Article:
Google's Action Blocks is a great app — now it needs to be on the Nest Hub

Google Action Blocks Nest Hub
Google Action Blocks Nest Hub (Image credit: Joe Maring / Android Central)

Over the past year, we've seen a trend with Google to really double-down on its accessibility features for Android. Android 10 introduced Live Caption for on-device transcribing of any spoken audio on your phone, and with the upcoming Android 11 update, Voice Access gets a big upgrade to make controlling your phone with just your voice a substantially better experience.

Google continued its accessibility push on May 21 with updates to its Live Transcribe and Sound Amplifier apps, and this day also saw the quiet launch of a new app called "Action Blocks." Action Blocks is a free download for any phone running Android 5.0 or later, and it's pretty darn impressive.

In case you missed out on the news, here's a quick recap of what exactly the Action Blocks app does.

After downloading the app on your phone, you can create Action Blocks for performing a variety of tasks — such as calling a specific contact, sending a text to a friend or family member with a pre-written message, checking your calendar, etc. There's an extensive list of things you can do with these Action Blocks, and once they're created, you place them anywhere on your home screen for easy access. Now, instead of having to open Google Messages and type out a text to a loved one that you need help, you can tap the Action Block on your home screen and have that entire process taken care for you just like that.

Action Blocks are powered by the Google Assistant, and they're essentially a shortcut for having to actually talk to the Assistant to issue your specific command. They're easy to set up, are very user-friendly from a design point-of-view, and require nothing more than a single tap to perform the desired action.

For people that may have difficulty understanding how every app on their phone works, Action Blocks solves that dilemma perfectly. Now that it's available for virtually any modern Android owner that wants to use it, it's time for Google to bring the feature to another platform — smart displays.

Google Nest Hub Smart Devices

Source: Nick Sutrich / Android Central (Image credit: Source: Nick Sutrich / Android Central)

Action Blocks could add a completely new way to interact with smart displays.

Smart displays — like Google's own Nest Hub and Nest Hub Max — are already excellent devices that just about anyone can use with ease. Rather than having complicated apps to navigate and understand, everything is done by your voice. Whether you want to check on the weather, play a song, or control smart home devices, all of these things are just one voice command away. The display is there to offer visual aids relating to your voice commands, but it's not currently designed to be the primary method of interaction. However, Action Blocks could change that.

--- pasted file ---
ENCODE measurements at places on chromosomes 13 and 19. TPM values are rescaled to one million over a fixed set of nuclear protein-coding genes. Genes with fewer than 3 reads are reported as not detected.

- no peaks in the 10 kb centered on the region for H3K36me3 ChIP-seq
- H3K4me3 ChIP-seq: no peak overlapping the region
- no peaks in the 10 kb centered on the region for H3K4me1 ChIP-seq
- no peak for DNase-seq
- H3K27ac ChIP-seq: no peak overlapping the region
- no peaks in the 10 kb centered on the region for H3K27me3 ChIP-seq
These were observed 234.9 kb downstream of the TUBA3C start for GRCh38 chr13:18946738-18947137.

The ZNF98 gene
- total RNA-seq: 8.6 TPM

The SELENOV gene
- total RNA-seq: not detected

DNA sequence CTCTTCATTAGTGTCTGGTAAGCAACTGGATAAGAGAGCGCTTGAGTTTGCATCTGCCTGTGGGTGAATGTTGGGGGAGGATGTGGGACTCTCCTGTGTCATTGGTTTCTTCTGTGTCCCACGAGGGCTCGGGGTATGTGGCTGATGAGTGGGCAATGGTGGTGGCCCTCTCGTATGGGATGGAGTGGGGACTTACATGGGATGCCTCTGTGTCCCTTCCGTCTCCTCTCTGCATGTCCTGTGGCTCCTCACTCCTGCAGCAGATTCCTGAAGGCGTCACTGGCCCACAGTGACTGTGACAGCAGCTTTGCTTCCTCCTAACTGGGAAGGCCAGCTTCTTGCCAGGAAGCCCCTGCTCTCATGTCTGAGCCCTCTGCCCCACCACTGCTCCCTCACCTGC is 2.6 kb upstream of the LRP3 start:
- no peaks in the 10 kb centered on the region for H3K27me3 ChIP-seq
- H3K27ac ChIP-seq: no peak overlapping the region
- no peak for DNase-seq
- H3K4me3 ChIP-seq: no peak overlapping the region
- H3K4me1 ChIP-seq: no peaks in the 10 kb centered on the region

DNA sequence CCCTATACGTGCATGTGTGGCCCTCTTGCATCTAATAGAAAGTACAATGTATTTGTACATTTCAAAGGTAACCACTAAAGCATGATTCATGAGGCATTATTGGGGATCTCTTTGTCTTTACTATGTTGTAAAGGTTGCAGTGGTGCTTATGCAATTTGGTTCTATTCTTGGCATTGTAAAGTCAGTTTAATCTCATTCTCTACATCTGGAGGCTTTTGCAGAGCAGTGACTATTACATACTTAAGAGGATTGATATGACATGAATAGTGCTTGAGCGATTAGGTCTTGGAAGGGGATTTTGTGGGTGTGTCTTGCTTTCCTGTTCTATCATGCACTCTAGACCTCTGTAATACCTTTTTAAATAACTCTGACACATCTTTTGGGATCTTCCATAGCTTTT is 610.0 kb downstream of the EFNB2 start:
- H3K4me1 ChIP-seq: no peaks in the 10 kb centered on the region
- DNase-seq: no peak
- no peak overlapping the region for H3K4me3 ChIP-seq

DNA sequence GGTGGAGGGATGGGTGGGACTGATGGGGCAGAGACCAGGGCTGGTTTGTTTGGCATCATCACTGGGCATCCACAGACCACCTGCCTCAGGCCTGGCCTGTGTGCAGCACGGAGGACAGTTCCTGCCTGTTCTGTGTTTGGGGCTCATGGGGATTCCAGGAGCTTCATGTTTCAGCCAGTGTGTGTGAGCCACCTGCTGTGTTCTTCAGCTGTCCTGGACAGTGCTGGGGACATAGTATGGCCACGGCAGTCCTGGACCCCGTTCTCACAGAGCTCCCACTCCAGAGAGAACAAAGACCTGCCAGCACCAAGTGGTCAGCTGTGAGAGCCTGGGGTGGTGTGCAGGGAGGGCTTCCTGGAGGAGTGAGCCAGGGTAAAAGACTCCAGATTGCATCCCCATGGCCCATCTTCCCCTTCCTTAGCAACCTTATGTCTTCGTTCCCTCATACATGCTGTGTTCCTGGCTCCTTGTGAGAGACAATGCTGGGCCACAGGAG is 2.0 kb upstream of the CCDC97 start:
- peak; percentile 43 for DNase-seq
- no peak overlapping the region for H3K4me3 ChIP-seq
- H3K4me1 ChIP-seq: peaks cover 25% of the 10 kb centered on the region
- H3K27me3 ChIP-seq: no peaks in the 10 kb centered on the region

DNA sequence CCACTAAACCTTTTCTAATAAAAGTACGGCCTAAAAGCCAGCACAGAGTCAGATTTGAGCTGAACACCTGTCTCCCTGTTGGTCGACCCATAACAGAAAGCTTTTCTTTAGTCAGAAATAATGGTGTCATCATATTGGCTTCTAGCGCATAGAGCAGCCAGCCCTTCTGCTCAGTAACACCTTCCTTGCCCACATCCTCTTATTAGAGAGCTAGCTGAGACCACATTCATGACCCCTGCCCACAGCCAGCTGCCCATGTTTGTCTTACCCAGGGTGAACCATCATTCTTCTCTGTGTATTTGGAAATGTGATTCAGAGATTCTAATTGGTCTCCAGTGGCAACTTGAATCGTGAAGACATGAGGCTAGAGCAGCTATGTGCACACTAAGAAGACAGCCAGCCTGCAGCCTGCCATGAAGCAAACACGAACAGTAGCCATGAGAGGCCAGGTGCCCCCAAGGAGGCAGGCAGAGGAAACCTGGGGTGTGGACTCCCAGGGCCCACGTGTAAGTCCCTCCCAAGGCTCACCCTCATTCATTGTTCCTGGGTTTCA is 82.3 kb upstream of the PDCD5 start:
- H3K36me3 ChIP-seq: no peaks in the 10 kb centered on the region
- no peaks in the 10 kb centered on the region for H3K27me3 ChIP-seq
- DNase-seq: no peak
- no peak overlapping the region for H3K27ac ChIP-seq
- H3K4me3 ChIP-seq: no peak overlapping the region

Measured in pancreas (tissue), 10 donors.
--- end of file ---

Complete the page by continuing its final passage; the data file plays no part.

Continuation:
Imagine it's late at night and you don't want to disturb your significant other while they're sleeping. With Action Blocks on a Nest Hub or any other smart display, you could just tap the screen to set an alarm, get the weather forecast, or see your upcoming calendar appointments for the following day. From an accessibility standpoint, this could also be useful for having another area in your home where you can just tap the screen and instantly call an emergency contact.

Google Action Blocks Nest Hub

Source: Joe Maring / Android Central (Image credit: Source: Joe Maring / Android Central)

Seeing as how Action Blocks are powered by the Google Assistant, which is also what powers the Nest Hub and other Google-centric smart displays, this seems like a match made in heaven. Whether you create Action Blocks directly on your smart display or in the Action Blocks app on your phone and can then send them to it, there's a huge opportunity here that Google's missing out on.

As for whether or not there's a chance of this actually happening, I'm not so sure. Like I mentioned above, Action Blocks is a very new piece of software. Before Google expands it to additional platforms, I imagine it'll want to refine the Android experience as much as possible and squash any bugs that pop up over the coming weeks and months.

There's also the fact that Google is such a massive company with countless teams and divisions of employees, meaning it's very likely that Google's accessibility engineers aren't actively working or collaborating with the team that's responsible for smart display software.

A guy can always dream, but I think Google is missing out if it ignores bringing these two things together sooner rather than later.

Joe Maring

Joe Maring was a Senior Editor for Android Central between 2017 and 2021. You can reach him on Twitter at @JoeMaring1.